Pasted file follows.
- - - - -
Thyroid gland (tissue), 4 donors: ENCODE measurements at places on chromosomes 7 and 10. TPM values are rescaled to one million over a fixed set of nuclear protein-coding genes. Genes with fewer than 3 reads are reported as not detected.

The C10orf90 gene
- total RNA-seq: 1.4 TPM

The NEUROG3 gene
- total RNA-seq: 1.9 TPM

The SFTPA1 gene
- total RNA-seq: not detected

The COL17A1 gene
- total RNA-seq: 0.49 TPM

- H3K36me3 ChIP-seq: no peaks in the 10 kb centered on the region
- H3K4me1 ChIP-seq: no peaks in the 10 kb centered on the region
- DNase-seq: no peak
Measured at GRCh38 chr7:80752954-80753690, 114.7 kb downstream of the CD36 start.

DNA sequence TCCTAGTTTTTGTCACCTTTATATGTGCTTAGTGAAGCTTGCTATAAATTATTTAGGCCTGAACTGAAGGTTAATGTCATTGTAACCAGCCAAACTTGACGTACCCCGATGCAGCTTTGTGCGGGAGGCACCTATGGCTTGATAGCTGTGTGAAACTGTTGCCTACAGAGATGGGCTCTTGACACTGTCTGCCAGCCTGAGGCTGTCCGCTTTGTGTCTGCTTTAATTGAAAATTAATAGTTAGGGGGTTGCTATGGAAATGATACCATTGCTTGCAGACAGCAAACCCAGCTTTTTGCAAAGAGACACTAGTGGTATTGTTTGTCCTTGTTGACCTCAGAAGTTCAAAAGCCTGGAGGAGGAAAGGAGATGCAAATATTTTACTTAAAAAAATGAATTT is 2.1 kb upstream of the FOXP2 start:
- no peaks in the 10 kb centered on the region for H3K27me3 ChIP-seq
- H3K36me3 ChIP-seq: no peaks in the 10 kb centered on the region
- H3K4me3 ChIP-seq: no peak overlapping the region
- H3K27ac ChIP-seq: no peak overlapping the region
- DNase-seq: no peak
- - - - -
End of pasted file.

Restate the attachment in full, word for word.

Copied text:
Thyroid gland (tissue), 4 donors: ENCODE measurements at places on chromosomes 7 and 10. TPM values are rescaled to one million over a fixed set of nuclear protein-coding genes. Genes with fewer than 3 reads are reported as not detected.

The C10orf90 gene
- total RNA-seq: 1.4 TPM

The NEUROG3 gene
- total RNA-seq: 1.9 TPM

The SFTPA1 gene
- total RNA-seq: not detected

The COL17A1 gene
- total RNA-seq: 0.49 TPM

- H3K36me3 ChIP-seq: no peaks in the 10 kb centered on the region
- H3K4me1 ChIP-seq: no peaks in the 10 kb centered on the region
- DNase-seq: no peak
Measured at GRCh38 chr7:80752954-80753690, 114.7 kb downstream of the CD36 start.

DNA sequence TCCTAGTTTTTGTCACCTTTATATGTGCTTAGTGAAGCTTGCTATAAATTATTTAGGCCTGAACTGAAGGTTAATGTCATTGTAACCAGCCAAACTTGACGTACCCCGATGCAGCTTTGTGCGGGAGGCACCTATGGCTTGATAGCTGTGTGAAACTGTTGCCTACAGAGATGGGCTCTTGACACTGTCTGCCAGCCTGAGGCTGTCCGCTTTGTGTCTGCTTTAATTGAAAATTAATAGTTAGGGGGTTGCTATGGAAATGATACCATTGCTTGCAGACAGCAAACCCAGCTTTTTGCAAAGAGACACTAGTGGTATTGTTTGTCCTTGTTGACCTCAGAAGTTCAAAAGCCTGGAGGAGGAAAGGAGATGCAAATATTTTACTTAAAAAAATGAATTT is 2.1 kb upstream of the FOXP2 start:
- no peaks in the 10 kb centered on the region for H3K27me3 ChIP-seq
- H3K36me3 ChIP-seq: no peaks in the 10 kb centered on the region
- H3K4me3 ChIP-seq: no peak overlapping the region
- H3K27ac ChIP-seq: no peak overlapping the region
- DNase-seq: no peak